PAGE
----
A beneficiary deed can make real property that would otherwise be a probate asset a beneficiary asset.
When someone dies in Colorado, either with or without a will, the estate must be settled through probate court action. Probate is a type of court supervision whose sole concern is to insulate an estate from outside forces so that a decedent’s wishes can be respected and carried out. If intestate succession is required (no valid will) to fully distribute property the court will uphold state law because of the lack of direction from a will.
Estates are qualified in three categories and that dictates how they are handled and move through the probate court system.
- Formal probate includes maximum court intervention and could take six months or longer. This is usually required because a will, while possibly testate, is unclear in certain areas, and needs some supervision.
- Informal probate will look to have as little mediation as possible. Estates that are not expected to be contested by the heirs are almost always afforded informal probate.
- Small estate offers the simplest and cheapest form of probate, only estates worth less than $70,000 can claim this. However, if the decedent owned any sort of real property, the estate must apply for normal probate.
Interested parties should seek counsel from a Colorado estate planning lawyer to make sure that a testator’s voice is maintained in the will, or trust that will dictate what happens to property, who will raise minor children, and how an individual will spend their last days, in the event of long-term illnesses where an individual may not be able to speak for themselves, in addition to the security of naming a trusted person to conduct prescribed wishes (executor). Closing out Colorado estates can be time-consuming and dragged out, depending upon the nature of the assets left to distribute and instances of beneficiaries contesting a will, requiring the service of an estate planning lawyer.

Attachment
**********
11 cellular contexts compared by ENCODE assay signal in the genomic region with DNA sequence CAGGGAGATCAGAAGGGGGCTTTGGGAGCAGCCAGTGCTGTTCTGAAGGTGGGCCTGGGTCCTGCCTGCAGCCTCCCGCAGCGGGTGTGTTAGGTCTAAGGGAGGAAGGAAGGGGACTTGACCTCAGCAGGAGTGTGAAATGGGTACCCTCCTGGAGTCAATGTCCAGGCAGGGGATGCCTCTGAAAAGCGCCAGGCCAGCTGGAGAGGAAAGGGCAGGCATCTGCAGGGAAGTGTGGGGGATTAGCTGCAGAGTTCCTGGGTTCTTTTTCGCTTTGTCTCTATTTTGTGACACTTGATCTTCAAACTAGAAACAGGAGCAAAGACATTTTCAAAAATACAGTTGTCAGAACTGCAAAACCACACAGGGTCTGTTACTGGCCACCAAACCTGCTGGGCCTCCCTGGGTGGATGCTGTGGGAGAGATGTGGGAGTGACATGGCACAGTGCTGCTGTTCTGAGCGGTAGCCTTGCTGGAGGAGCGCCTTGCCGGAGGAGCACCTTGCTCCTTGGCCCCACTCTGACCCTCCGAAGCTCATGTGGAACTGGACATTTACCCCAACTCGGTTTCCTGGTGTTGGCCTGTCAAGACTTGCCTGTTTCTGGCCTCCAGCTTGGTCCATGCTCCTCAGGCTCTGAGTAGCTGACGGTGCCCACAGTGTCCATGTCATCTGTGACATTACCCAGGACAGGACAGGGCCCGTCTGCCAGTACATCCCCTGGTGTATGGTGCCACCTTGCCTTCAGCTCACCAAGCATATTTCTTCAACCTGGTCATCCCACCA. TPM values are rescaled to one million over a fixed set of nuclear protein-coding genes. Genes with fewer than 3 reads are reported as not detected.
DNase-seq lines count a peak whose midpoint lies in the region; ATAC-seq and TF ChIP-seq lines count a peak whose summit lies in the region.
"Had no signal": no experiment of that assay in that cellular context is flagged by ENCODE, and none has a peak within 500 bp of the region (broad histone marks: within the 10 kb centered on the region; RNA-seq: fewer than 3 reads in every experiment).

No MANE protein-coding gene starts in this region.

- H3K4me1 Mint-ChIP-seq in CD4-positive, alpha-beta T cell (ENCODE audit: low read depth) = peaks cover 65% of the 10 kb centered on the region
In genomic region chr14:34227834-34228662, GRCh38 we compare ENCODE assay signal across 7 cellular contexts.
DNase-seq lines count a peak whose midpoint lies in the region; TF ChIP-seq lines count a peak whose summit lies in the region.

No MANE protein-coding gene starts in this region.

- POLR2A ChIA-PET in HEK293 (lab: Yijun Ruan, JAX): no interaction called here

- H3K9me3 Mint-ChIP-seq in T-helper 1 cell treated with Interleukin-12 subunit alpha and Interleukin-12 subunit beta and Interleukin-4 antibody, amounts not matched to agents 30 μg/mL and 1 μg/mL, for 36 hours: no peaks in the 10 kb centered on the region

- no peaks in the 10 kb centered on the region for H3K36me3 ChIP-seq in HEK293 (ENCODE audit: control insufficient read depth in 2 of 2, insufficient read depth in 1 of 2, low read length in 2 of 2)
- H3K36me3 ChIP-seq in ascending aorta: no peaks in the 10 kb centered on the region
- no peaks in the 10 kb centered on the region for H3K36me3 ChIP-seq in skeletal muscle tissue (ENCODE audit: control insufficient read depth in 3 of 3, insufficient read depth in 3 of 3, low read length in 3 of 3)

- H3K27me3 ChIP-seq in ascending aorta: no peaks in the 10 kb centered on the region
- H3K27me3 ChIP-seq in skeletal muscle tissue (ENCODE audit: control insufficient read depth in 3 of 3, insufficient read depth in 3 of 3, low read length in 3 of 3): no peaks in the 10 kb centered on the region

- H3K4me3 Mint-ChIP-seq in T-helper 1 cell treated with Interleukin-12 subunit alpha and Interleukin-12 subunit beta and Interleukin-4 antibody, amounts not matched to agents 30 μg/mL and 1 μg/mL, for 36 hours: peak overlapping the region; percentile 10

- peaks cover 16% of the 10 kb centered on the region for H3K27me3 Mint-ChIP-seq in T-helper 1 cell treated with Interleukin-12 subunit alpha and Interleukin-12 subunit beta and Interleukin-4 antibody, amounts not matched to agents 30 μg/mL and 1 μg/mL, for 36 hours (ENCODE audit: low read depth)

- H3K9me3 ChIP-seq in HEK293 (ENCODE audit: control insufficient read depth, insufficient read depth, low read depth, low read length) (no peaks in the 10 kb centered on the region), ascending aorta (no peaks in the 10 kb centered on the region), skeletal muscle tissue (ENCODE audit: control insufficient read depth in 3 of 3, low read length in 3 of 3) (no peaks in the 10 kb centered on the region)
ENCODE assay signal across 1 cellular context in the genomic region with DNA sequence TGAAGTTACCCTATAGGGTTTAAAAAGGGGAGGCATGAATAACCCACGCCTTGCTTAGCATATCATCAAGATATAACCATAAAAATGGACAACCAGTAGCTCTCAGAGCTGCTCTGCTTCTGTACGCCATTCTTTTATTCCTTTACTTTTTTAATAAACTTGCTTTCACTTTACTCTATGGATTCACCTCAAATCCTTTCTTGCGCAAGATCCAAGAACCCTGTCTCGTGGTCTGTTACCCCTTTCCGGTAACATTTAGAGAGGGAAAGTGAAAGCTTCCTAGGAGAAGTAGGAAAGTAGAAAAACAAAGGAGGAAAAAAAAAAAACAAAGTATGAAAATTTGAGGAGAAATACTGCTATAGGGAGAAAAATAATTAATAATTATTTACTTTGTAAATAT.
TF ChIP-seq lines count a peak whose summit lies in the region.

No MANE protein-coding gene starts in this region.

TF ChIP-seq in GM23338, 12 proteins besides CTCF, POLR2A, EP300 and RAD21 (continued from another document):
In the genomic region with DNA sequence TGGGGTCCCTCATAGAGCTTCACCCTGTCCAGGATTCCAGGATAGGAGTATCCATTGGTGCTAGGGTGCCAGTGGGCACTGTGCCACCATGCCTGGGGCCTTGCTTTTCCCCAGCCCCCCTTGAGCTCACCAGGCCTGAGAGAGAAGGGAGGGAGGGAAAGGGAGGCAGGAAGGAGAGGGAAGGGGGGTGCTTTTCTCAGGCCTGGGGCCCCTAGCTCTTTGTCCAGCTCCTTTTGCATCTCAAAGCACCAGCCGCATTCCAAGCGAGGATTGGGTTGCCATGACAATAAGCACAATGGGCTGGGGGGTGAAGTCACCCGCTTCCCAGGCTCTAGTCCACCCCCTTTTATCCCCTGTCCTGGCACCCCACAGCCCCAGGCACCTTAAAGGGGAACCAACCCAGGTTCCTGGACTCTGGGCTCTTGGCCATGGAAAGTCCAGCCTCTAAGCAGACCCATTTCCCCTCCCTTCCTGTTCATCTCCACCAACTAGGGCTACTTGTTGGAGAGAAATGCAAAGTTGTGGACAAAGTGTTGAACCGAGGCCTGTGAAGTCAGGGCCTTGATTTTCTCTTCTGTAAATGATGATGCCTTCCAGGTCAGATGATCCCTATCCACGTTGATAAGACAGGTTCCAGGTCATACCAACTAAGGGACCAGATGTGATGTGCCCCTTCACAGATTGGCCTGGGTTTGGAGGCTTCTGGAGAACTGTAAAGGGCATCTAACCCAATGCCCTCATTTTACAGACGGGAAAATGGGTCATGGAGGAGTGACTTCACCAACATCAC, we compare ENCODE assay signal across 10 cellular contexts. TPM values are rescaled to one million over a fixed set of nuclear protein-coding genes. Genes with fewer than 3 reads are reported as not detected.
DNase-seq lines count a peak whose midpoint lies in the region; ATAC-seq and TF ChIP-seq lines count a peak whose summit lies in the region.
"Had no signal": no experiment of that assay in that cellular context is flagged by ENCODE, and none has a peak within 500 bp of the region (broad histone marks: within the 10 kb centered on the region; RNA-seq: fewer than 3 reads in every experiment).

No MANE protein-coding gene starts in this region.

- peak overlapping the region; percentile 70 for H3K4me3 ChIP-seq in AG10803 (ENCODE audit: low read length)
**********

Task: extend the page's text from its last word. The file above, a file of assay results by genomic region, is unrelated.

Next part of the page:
A Denver estate planning lawyer will do their best to effectively and expediently administer the will to save an executor the frustration of holding up payment on bills and costs related to the decedent. These can include paying off creditors, burial costs, and upkeep on property for example, along with fees for professionals who perform services for the benefit of the estate such as appraisals.
A last will and testament can only direct estate owned assets and property. Interested parties to a Colorado probate action should consult with a tax lawyer about the impacts of non-probate assets that include those assets that have pre-designated beneficiaries, or joint interest with the right of survivorship that pass automatically to the named individual(s) upon a person’s death.
Colorado is one of several states that allows for beneficiary deeds where the owner of real property can designate one or more beneficiaries who will own the property upon the death of the original owner. A beneficiary deed can make real property that would otherwise be a probate asset a beneficiary asset.
Seek legal counsel
The size of an estate, considerations to exempt probate assets, the named beneficiaries and other entanglements surrounding a Last Will and Testament require the assistance of experienced lawyers who understand the state and federal laws that will impact its administration.
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